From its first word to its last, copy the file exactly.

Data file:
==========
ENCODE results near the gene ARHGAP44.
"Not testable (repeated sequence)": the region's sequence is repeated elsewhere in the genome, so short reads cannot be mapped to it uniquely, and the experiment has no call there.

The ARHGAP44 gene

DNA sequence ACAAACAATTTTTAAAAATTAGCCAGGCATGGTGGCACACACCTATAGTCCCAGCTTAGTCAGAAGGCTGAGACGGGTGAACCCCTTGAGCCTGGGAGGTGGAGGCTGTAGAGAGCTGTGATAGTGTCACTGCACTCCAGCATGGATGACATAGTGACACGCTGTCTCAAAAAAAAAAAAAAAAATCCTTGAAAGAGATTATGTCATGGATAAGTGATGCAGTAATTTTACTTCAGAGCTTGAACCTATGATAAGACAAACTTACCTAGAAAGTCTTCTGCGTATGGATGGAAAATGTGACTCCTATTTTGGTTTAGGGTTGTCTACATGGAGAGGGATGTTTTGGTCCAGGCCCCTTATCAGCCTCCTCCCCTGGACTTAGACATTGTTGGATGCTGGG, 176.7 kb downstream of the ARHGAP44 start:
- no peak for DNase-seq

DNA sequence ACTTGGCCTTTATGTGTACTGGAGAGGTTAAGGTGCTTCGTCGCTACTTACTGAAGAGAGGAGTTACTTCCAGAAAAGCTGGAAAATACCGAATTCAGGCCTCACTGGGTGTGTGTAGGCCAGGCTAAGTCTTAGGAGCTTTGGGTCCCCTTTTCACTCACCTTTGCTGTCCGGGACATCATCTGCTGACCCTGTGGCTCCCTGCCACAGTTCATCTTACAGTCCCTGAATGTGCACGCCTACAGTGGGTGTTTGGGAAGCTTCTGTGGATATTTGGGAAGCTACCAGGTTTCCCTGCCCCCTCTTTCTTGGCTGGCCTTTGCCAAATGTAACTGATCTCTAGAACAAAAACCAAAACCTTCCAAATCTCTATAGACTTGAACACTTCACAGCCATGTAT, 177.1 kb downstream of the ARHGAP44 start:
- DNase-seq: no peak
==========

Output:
ENCODE results near the gene ARHGAP44.
"Not testable (repeated sequence)": the region's sequence is repeated elsewhere in the genome, so short reads cannot be mapped to it uniquely, and the experiment has no call there.

The ARHGAP44 gene

DNA sequence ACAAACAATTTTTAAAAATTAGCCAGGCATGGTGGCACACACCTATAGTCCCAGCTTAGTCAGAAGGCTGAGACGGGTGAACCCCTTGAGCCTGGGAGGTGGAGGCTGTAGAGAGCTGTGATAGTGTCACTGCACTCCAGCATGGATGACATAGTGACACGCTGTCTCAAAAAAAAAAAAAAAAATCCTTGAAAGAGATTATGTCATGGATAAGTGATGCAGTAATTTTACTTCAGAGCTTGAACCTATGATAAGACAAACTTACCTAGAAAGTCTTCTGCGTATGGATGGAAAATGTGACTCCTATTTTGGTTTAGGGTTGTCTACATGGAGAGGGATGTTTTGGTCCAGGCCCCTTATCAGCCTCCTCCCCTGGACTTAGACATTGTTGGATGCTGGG, 176.7 kb downstream of the ARHGAP44 start:
- no peak for DNase-seq

DNA sequence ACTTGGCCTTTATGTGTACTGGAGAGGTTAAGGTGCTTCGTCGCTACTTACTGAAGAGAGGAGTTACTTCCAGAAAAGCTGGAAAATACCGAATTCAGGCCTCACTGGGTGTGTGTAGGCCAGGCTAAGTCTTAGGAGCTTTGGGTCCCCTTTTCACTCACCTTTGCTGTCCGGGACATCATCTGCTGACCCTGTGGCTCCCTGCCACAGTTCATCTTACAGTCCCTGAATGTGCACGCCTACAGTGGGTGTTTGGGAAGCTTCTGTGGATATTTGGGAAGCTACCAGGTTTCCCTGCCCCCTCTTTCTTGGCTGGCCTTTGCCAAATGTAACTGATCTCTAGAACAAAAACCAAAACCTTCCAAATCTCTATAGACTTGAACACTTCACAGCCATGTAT, 177.1 kb downstream of the ARHGAP44 start:
- DNase-seq: no peak